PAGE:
* Aviva Investors to be net-buyer of UK property in 2010
* Sees risk recovery stalling end-2010
* HSBC GAM warns against over-optimism on UK rents
By Daryl Loo
LONDON, Nov 4 Britain's commercial property
market recovery could be short-lived, if yield-chasing investors
bid up prices without a corresponding improvement in the
economy, two major property investors said on Wednesday.
In the third quarter, unlisted UK property funds raised the
most cash from investors in two years, a report showed this
week, as values rebounded in August after falling 45 percent
from their mid-2007 peak. [ID:nL335486]
"There is significant scope for yields to rally from here,"
Aviva Investors head of real estate investment strategy David
Skinner told Reuters on the sidelines of an industry conference.
"But clearly if it happens too quickly with no recovery in
the underlying income stream, there is a risk the recovery in
capital values that is underway stalls towards the next year and
into 2011," he said.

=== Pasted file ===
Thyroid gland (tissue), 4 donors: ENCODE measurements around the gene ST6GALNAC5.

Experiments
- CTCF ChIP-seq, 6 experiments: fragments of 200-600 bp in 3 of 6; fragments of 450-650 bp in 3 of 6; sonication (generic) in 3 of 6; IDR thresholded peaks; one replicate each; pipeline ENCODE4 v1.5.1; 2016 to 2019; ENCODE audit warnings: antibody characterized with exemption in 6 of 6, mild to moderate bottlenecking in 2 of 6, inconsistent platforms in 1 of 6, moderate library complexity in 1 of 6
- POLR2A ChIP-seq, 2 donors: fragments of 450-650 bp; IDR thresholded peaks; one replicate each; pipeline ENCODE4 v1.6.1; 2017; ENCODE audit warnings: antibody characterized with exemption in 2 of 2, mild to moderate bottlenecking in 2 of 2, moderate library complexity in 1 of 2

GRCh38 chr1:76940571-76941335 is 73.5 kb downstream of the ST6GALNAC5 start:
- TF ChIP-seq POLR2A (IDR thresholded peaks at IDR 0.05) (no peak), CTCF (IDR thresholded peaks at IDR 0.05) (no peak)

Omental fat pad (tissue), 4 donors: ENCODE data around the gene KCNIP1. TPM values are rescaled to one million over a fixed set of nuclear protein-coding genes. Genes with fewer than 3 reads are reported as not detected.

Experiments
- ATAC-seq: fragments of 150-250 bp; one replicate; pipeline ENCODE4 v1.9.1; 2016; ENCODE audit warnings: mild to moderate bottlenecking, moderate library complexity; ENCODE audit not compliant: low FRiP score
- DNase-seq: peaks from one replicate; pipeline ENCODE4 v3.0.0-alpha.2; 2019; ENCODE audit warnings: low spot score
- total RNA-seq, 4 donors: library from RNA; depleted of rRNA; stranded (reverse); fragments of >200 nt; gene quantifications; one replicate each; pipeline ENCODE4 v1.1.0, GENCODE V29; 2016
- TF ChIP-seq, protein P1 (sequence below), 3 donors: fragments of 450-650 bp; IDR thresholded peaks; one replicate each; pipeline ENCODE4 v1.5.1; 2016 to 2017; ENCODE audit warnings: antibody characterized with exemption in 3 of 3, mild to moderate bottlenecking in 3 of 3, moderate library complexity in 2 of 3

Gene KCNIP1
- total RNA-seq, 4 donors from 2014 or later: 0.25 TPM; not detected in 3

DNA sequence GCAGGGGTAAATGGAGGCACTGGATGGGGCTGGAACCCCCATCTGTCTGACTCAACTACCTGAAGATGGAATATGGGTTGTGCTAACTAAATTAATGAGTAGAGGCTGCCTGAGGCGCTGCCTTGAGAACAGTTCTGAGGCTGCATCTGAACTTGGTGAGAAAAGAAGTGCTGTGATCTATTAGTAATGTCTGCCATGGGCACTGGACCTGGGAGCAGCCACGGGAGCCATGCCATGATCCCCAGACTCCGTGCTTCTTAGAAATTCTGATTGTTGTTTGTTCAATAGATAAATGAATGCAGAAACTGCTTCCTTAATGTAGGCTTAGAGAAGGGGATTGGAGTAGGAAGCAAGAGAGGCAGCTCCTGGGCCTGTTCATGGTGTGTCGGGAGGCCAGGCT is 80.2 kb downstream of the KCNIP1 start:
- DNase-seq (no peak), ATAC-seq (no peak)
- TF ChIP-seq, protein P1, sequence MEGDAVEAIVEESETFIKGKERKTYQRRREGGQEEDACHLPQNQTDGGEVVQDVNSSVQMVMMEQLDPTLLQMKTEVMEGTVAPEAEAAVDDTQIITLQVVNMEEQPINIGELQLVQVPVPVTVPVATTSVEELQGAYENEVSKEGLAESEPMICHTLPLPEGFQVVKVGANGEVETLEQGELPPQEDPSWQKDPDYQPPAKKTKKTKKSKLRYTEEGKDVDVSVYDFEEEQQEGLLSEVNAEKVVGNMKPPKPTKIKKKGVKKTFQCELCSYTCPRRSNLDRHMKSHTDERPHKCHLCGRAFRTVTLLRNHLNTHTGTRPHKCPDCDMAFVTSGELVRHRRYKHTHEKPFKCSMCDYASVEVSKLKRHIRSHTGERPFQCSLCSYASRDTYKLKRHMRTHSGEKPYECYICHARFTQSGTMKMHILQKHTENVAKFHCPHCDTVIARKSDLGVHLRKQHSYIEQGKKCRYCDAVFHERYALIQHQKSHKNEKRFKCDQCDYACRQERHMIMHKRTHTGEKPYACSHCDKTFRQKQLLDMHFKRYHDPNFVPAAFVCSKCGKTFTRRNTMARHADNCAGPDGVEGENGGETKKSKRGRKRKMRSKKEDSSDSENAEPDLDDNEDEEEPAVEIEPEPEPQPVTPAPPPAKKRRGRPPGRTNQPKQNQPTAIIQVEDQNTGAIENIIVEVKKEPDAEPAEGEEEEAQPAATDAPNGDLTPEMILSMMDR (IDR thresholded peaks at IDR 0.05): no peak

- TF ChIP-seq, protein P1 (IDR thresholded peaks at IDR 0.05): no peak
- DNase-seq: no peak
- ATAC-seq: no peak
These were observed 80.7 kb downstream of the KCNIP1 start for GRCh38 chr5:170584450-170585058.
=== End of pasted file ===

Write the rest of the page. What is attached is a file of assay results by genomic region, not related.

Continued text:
Aviva Investors (AV.L), the asset management arm of the UK's
second-largest insurer, sees rentals in the UK falling 15
percent between now and mid 2011, taking the total drop to about
25 percent as a weak economic recovery stifles occupier demand.
It expects to be a net buyer of UK commercial property next
year, however, as current yields of 7.5-8 percent remain
attractive within a multi-asset context, Skinner said.
In a separate report, HSBC Global Asset Management (HSBA.L)
similarly said the market's recovery could be short-lived due to
a lack of fundamental drivers, and cautioned against taking
over-optimistic views of a rental recovery.
"There is a growing risk that a dramatic improvement in
sentiment drives up prices to a level that fails to reflect
adequately weak occupier markets," Guy Morrell, manager of the
HSBC Open Global Property Fund, said in a statement.
"If so, it will be the wrong sort of recovery in the sense
that it will be unsustainable and would leave the market
vulnerable for a further decline," Morrell said.
(Reporting by Daryl Loo; Editing by Andrew Macdonald)
(See www.reutersrealestate.com for the global service for real
estate professionals from Reuters)